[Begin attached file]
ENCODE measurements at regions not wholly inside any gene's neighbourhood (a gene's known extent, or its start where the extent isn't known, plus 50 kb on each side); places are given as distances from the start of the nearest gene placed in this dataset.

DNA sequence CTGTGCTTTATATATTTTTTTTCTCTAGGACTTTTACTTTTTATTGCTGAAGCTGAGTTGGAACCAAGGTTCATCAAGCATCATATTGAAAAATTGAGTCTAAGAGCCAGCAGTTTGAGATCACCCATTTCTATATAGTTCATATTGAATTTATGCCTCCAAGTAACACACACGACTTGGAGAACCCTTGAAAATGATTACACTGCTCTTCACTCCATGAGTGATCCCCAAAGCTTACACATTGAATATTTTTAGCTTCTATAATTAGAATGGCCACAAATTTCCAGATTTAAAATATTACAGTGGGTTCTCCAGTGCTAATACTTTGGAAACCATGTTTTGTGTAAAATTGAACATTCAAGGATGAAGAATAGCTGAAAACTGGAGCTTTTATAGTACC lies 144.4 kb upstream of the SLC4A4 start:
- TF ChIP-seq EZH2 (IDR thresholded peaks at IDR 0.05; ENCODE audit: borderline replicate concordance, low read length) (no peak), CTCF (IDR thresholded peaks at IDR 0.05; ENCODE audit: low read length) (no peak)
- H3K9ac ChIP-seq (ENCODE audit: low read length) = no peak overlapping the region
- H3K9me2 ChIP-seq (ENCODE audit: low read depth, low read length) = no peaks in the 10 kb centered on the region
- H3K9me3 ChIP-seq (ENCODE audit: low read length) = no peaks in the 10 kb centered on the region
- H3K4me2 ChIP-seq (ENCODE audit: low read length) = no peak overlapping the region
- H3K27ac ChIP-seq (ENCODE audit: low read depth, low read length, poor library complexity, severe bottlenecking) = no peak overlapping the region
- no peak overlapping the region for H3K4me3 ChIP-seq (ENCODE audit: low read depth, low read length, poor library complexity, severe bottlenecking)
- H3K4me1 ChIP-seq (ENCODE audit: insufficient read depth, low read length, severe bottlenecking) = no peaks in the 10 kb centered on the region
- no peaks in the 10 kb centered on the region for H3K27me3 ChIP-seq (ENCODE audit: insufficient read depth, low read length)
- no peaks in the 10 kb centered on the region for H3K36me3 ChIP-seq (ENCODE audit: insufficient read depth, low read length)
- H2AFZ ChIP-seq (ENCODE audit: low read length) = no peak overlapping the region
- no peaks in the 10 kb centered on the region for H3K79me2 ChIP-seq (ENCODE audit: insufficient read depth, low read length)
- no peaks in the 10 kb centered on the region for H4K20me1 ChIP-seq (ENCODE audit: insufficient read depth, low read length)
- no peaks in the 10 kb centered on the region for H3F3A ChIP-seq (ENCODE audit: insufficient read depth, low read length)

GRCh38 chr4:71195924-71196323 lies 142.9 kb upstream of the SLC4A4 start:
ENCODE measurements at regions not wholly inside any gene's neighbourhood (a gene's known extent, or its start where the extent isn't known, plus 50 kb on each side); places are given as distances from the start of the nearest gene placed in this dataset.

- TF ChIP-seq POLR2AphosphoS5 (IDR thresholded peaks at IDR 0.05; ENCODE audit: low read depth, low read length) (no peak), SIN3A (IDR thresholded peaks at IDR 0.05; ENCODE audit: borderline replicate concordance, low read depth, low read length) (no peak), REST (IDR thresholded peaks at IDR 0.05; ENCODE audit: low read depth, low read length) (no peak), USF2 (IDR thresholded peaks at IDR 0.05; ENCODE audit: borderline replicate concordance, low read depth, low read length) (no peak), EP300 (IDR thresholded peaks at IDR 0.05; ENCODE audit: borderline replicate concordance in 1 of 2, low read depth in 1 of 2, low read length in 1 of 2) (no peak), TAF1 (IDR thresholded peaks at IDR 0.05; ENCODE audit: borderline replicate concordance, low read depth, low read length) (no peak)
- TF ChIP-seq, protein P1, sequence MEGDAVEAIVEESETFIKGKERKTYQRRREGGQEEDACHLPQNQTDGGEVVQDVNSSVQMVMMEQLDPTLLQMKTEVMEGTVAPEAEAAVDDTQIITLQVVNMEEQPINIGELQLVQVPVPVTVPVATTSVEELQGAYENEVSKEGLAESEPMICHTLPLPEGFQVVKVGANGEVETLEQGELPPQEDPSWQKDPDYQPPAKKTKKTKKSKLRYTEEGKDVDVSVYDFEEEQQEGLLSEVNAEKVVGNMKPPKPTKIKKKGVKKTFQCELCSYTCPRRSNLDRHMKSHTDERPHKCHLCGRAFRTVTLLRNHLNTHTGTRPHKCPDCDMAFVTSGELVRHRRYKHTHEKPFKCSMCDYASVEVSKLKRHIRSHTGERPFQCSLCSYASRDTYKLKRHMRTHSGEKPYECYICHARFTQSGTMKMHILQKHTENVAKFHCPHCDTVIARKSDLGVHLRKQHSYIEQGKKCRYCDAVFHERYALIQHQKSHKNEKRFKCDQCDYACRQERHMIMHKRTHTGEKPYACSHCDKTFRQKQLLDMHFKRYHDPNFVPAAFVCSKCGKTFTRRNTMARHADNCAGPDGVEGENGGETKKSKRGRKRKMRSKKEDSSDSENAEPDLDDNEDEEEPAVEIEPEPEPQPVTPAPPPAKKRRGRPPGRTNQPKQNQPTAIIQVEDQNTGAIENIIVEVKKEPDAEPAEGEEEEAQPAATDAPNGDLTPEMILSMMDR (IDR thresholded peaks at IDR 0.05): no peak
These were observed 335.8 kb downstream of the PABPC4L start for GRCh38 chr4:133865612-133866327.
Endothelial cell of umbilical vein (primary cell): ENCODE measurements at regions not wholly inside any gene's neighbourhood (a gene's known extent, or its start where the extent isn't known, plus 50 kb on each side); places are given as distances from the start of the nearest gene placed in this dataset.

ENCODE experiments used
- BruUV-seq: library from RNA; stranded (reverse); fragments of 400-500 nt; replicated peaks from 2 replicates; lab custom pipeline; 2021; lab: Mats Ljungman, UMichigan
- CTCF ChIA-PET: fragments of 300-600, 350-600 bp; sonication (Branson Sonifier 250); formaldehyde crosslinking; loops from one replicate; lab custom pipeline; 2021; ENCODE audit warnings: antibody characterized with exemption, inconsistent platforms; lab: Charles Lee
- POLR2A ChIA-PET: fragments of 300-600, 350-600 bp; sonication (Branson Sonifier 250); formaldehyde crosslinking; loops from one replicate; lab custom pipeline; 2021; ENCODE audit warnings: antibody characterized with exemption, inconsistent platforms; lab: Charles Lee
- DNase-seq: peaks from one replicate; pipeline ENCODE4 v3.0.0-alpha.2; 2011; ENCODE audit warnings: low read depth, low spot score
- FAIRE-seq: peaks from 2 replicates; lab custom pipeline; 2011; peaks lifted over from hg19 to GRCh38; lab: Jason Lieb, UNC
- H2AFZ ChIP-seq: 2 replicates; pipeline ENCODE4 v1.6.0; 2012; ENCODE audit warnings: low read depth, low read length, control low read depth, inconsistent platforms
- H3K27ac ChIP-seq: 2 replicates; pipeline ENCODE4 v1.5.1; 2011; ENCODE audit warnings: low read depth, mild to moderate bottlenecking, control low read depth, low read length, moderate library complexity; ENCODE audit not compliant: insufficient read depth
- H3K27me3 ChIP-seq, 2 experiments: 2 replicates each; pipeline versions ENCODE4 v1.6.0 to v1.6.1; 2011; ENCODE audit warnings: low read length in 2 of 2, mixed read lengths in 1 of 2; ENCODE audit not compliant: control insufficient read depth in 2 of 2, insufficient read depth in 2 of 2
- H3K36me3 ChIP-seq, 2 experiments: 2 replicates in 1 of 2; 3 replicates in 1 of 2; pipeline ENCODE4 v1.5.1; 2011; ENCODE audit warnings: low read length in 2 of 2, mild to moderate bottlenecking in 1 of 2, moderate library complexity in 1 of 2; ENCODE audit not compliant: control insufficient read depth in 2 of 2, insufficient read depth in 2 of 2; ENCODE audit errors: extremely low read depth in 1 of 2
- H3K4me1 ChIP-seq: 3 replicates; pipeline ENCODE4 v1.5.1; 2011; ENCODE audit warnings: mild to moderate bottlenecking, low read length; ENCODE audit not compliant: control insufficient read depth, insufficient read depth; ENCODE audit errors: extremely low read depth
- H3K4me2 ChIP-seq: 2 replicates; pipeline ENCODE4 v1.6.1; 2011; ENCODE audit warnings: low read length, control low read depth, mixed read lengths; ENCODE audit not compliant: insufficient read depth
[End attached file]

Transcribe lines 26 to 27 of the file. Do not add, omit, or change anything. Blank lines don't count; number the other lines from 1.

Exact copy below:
- POLR2A ChIA-PET: fragments of 300-600, 350-600 bp; sonication (Branson Sonifier 250); formaldehyde crosslinking; loops from one replicate; lab custom pipeline; 2021; ENCODE audit warnings: antibody characterized with exemption, inconsistent platforms; lab: Charles Lee
- DNase-seq: peaks from one replicate; pipeline ENCODE4 v3.0.0-alpha.2; 2011; ENCODE audit warnings: low read depth, low spot score